Most of the web traffic today, comes from mobile devices. Users like to access information or perform transactions on the go where using internet on mobile devices is the most obvious choice. Hence, it is important that your webpages be easily accessible on mobile phones and be mobile-responsive too. To enable this, Google rolled out the Accelerated Mobile Pages project which enables faster page loading on mobile devices. These pages, devoid of any formatting, load much faster and thus enhance user experience. All you need to do is use an appropriate plugin or, simply follow a tutorial if you are already familiar with HTML.
If you are using WordPress, than AMP4WP plugin is something you will definitely want to use instead of a default AMP plugin that comes with the WordPress installation.
5. Reduce Page Redirection
Imagine the frustration of driving to a venue just to know that the physical address has been moved to a new location. Similar frustration results when you redirect website users to new pages. The disappointment and the bounce rates are higher in case of mobile users who may be using less reliable networks. Not only this, the redirects also reduce page load speed. Thus, it is only intelligent to reduce page redirects unless absolutely necessary.
6. Reduce the Time to First Byte
Time to First Byte or, TTFB is the time taken by your browser to receive the first byte of information from the web server. Though there is no evidence to suggest that decreasing TTFB improves SERP rankings, there is enough correlation between low TTFB and high SERP rankings. Even if one was to ignore these stats, it makes sense to improve TTFB to provide a better user experience and faster page load speed. According to Google, an ideal TTFB would be under 200ms and anything above 500ms needs to be worked upon.
a. Opt for a high-quality web hosting
There are many ways using which TTFB can be reduced. Improving web hosting services is one. Opting for low-quality web hosting might save you a few dollars but the long wait for your page to show up can end up boosting your competitors’ business in the long run. Thus, it is always prudent to opt for a high-quality web hosting to reduce the response time.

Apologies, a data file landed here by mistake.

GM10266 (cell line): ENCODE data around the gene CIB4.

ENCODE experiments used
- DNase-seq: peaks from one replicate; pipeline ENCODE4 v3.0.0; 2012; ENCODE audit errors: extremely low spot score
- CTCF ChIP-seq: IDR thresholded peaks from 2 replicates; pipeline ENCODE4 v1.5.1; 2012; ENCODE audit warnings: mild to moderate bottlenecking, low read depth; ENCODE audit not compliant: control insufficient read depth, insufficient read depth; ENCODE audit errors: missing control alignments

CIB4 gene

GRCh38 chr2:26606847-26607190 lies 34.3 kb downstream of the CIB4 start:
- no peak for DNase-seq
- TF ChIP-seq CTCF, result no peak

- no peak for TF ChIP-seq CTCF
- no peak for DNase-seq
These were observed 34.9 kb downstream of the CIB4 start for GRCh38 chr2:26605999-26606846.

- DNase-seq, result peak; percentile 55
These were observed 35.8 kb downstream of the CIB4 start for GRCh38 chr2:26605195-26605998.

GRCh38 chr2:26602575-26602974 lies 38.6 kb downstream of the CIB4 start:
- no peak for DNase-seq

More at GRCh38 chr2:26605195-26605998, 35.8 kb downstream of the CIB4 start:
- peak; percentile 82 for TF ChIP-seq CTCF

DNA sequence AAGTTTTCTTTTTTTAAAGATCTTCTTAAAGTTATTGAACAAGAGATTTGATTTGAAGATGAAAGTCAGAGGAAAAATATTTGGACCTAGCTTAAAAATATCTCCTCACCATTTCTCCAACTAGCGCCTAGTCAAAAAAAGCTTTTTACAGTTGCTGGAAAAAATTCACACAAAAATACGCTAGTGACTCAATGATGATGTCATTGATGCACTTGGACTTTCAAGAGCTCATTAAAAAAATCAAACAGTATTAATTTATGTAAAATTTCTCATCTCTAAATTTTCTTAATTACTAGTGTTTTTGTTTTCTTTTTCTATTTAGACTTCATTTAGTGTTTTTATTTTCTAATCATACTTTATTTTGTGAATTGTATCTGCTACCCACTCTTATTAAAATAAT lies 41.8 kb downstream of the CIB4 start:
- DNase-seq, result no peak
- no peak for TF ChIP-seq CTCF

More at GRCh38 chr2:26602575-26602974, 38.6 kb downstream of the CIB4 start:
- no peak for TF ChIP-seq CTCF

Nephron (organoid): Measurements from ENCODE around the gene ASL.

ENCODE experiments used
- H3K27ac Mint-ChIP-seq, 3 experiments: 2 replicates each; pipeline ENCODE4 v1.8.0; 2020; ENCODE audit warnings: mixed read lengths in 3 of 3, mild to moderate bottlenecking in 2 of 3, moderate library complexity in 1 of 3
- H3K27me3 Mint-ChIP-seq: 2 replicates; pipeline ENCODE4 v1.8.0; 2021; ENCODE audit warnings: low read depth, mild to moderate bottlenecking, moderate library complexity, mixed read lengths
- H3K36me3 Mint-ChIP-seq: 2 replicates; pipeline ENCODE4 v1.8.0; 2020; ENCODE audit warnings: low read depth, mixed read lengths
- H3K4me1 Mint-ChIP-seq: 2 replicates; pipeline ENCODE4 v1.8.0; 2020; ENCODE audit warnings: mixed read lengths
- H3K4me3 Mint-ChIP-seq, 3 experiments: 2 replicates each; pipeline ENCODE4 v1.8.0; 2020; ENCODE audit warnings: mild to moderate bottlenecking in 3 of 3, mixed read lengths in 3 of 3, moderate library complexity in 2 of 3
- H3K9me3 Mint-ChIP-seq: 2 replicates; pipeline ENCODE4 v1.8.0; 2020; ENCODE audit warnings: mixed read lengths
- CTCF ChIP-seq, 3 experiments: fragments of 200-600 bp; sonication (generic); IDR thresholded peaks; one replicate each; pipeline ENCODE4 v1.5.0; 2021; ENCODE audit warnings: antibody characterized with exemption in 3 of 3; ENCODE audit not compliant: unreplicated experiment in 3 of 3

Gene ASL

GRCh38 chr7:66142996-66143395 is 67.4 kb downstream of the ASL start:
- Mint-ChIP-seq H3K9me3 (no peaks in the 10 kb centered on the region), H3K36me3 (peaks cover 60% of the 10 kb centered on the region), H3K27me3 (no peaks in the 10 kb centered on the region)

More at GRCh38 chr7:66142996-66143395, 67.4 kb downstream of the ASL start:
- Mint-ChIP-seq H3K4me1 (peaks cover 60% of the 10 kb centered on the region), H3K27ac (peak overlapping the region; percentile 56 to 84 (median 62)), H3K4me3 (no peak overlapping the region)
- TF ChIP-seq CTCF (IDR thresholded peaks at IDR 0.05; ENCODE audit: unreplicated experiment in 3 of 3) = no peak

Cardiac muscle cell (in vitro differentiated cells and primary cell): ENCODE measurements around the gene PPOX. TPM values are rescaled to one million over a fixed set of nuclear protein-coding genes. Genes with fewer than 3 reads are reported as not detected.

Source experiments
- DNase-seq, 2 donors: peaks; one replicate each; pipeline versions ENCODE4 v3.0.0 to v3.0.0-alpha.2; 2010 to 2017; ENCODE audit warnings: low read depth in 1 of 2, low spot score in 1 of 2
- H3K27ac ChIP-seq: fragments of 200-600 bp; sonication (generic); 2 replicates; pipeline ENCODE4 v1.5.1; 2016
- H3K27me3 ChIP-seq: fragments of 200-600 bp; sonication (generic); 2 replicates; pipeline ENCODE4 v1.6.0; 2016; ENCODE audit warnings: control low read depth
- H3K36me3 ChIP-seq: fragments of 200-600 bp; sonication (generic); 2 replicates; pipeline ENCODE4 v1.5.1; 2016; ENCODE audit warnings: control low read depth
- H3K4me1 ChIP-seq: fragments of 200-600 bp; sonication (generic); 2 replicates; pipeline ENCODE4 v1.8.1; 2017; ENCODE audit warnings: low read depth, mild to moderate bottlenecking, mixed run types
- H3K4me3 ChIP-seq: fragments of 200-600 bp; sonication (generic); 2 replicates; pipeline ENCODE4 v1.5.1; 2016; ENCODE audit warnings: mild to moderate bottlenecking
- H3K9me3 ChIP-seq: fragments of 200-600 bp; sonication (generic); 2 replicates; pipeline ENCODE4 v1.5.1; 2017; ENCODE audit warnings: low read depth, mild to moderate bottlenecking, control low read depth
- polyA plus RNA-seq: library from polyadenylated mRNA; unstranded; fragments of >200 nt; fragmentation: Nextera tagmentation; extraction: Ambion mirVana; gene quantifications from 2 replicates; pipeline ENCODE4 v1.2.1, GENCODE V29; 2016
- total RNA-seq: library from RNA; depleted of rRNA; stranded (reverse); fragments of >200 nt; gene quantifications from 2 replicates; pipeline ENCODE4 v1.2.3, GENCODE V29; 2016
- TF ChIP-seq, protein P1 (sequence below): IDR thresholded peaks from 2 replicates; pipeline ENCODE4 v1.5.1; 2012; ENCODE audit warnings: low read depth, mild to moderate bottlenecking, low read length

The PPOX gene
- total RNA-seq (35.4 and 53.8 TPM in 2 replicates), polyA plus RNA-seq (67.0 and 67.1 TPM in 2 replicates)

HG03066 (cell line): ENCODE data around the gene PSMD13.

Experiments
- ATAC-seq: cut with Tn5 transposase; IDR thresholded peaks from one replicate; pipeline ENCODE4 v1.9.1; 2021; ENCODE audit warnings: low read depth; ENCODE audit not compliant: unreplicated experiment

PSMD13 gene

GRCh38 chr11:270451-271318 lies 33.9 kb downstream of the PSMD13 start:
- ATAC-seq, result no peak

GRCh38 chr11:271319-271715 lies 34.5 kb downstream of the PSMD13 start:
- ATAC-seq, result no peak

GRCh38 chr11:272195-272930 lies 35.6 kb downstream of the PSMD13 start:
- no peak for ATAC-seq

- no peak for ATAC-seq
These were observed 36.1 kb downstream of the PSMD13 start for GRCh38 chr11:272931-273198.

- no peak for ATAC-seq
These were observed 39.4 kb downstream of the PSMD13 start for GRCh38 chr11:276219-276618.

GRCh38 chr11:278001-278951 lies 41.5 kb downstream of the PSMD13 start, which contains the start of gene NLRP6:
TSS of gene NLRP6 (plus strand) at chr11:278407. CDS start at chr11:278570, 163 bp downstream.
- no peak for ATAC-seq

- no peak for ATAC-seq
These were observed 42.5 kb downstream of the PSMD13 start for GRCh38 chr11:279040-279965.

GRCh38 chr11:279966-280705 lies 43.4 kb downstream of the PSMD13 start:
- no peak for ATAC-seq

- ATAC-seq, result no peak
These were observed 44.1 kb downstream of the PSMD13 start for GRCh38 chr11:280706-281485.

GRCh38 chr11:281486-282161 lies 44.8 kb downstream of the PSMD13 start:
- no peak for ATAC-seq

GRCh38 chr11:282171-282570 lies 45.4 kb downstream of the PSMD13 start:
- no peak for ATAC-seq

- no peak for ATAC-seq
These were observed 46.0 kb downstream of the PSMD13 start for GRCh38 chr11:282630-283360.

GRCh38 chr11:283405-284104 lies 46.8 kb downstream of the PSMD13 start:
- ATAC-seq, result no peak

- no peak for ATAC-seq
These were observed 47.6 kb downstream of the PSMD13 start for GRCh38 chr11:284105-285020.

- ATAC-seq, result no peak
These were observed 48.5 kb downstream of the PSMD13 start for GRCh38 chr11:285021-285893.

Check out this list to see which web hosting is the most suitable for you.
b. Use Content Distribution Network
It is but natural for response from a server to be slow if the request is coming from half way across the globe. Use of Content Distribution Networks (CDN) therefore is a practical option if the traffic from across the globe matters to your site. CDNs replicate the content to multiple locations across the world so as to make it available at a location closer to your users and hence reducing TTFB.
c. Update plugins and themes
If you are using plugins for your site, make sure their performance updates are applied from time to time. Some plugins that either make your site unnecessarily slow or, are no longer in use are best removed. However, the trade-off between removing a plugin which slows your site, and improving load time can be made only based on the plugin’s utility.
A Final Note
Nothing can be more heart breaking than a high bounce rate or, a low conversion rate on your site after you’ve spent numerous man-hours going through UI designs and designing the best possible user experience. You chose the best images, icons, content, plugins and what not. But, all of that together may have left your site too heavy to load fast. This is when it’s time for you to take the page speed test and consider improving it if it isn’t already per the industry benchmark. And that’s when considering these points will be helpful. So, speed up before you lose traffic or business to your competitors.